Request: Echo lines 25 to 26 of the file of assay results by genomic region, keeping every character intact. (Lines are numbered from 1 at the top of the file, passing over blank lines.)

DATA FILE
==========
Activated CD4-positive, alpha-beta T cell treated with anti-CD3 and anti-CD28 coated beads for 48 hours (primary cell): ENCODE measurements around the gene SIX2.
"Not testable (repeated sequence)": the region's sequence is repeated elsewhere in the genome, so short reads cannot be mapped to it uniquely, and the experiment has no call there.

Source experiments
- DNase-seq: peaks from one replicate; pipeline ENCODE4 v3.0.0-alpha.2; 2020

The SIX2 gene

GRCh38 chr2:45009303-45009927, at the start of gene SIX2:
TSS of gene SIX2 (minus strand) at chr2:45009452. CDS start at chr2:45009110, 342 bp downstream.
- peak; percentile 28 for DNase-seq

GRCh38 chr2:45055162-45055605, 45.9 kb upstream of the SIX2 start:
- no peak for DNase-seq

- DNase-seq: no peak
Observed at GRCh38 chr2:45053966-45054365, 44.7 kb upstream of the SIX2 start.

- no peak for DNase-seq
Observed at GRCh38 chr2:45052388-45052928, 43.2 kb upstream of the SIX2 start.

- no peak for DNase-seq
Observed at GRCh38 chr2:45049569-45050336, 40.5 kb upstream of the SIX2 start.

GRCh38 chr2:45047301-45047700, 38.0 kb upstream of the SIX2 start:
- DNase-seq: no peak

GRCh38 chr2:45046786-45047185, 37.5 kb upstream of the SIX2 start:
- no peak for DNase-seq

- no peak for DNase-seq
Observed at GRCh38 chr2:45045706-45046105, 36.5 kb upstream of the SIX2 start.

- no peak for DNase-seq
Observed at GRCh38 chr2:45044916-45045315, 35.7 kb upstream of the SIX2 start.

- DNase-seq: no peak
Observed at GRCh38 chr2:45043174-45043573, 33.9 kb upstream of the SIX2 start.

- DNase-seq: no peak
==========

- DNase-seq: no peak
Observed at GRCh38 chr2:45043174-45043573, 33.9 kb upstream of the SIX2 start.